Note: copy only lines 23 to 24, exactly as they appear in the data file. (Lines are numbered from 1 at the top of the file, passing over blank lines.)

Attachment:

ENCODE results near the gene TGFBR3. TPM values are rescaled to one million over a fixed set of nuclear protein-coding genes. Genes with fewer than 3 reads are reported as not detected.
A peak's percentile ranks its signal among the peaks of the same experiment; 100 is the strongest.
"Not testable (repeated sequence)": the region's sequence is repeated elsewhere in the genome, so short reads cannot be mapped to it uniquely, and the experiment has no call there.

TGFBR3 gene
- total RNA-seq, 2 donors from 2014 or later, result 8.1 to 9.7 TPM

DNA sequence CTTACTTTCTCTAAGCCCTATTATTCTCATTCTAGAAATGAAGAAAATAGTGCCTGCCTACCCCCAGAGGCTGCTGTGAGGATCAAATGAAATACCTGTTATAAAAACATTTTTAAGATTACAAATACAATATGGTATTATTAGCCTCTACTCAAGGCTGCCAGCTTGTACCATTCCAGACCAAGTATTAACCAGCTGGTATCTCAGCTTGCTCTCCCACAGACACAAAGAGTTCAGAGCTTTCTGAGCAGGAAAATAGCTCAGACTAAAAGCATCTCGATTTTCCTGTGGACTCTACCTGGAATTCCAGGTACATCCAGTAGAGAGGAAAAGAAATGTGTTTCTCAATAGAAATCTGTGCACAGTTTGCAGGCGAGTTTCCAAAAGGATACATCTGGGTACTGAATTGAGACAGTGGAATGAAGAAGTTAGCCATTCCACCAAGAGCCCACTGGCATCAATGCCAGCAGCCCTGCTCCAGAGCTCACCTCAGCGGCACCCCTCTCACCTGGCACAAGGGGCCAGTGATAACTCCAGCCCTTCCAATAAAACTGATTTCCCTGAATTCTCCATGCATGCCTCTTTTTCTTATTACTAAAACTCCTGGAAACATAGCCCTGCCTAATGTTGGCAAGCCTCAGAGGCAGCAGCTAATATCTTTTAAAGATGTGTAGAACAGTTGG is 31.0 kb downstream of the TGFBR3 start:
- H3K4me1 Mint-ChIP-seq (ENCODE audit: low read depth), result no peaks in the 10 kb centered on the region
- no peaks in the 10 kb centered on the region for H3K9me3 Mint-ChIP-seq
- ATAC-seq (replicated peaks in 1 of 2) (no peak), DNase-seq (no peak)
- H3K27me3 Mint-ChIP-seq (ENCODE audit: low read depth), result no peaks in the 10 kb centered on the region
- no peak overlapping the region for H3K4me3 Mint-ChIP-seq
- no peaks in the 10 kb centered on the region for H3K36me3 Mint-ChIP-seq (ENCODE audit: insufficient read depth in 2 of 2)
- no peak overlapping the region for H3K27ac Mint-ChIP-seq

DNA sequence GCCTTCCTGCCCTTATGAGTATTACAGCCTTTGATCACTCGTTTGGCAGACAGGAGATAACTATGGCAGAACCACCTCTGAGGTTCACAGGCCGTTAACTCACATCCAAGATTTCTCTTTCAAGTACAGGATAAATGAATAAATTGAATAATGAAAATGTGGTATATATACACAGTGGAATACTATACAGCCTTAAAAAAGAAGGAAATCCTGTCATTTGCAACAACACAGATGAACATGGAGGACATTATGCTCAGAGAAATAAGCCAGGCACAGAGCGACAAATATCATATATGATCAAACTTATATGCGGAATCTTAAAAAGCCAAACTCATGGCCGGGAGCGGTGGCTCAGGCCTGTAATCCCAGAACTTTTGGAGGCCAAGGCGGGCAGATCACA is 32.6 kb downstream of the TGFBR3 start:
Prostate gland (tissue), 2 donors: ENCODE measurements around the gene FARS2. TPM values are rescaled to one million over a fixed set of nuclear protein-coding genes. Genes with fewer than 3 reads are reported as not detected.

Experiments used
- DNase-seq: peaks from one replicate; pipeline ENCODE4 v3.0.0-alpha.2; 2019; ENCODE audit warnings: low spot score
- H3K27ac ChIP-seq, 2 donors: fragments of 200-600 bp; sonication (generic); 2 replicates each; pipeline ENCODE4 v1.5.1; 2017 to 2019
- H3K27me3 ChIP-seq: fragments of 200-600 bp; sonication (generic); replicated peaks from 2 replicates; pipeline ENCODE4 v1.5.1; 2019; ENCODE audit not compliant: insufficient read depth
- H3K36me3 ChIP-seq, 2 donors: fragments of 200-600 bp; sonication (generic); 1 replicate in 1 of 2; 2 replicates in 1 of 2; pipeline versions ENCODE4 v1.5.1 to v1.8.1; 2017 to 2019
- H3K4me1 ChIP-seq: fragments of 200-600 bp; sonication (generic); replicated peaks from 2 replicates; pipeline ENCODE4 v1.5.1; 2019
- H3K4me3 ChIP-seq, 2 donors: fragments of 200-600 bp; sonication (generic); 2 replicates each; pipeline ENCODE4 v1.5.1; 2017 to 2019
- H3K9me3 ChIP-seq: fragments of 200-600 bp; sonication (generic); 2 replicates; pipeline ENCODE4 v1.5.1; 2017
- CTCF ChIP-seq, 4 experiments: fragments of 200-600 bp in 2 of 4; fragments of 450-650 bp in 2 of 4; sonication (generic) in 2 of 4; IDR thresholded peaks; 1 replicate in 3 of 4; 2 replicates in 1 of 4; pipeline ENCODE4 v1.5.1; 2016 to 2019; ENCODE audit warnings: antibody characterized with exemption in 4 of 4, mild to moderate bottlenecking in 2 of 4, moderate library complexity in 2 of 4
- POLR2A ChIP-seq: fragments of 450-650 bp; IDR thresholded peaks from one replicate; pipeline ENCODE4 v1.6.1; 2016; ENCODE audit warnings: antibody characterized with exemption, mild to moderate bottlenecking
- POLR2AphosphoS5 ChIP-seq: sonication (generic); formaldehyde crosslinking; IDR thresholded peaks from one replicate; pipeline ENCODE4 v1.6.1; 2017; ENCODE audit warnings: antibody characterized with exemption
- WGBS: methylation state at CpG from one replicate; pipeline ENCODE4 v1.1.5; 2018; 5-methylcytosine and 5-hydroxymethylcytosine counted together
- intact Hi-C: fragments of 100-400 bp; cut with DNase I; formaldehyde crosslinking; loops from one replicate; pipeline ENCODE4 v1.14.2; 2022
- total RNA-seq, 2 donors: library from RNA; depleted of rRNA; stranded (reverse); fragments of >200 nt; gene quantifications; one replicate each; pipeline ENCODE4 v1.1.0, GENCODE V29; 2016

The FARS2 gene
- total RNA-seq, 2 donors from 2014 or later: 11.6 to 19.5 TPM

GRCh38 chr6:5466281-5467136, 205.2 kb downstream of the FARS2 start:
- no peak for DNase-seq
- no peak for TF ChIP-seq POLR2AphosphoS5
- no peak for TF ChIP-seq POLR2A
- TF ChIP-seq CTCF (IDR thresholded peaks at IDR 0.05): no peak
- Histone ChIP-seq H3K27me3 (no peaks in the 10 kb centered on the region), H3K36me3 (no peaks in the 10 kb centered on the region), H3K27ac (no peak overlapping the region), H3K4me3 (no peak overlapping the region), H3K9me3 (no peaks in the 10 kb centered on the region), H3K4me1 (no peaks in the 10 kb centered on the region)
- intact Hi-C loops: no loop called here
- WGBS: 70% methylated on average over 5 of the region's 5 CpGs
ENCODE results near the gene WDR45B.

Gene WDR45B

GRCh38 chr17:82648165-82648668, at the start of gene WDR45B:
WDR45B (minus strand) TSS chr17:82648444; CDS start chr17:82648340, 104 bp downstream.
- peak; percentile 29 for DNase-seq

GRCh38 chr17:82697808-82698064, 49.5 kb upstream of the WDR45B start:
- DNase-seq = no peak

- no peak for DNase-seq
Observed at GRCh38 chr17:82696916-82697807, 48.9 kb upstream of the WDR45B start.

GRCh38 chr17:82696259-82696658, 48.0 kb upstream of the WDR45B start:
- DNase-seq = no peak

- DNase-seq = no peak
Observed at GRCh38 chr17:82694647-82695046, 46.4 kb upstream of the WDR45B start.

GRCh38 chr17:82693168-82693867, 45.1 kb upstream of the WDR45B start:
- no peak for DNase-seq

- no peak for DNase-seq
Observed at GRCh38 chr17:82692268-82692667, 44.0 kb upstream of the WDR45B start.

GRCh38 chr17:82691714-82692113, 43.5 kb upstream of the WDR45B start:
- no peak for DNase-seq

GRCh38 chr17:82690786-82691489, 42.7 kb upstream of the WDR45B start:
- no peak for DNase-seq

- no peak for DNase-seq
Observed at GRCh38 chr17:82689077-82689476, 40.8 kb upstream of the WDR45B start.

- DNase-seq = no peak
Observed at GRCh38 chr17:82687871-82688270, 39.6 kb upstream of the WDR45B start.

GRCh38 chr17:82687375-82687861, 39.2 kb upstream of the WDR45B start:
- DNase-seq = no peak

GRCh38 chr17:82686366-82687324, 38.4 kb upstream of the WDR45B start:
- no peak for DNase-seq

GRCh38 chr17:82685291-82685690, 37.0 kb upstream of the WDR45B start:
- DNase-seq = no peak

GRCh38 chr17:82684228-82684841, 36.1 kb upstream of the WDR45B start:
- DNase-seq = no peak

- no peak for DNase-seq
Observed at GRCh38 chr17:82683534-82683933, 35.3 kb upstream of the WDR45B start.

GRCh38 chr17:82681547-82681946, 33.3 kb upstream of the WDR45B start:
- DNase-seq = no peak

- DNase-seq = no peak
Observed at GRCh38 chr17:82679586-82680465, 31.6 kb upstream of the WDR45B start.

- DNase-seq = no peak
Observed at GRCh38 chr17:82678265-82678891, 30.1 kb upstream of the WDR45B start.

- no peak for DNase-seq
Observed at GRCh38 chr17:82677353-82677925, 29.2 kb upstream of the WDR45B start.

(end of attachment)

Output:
- H3K9me3 ChIP-seq: fragments of 200-600 bp; sonication (generic); 2 replicates; pipeline ENCODE4 v1.5.1; 2017
- CTCF ChIP-seq, 4 experiments: fragments of 200-600 bp in 2 of 4; fragments of 450-650 bp in 2 of 4; sonication (generic) in 2 of 4; IDR thresholded peaks; 1 replicate in 3 of 4; 2 replicates in 1 of 4; pipeline ENCODE4 v1.5.1; 2016 to 2019; ENCODE audit warnings: antibody characterized with exemption in 4 of 4, mild to moderate bottlenecking in 2 of 4, moderate library complexity in 2 of 4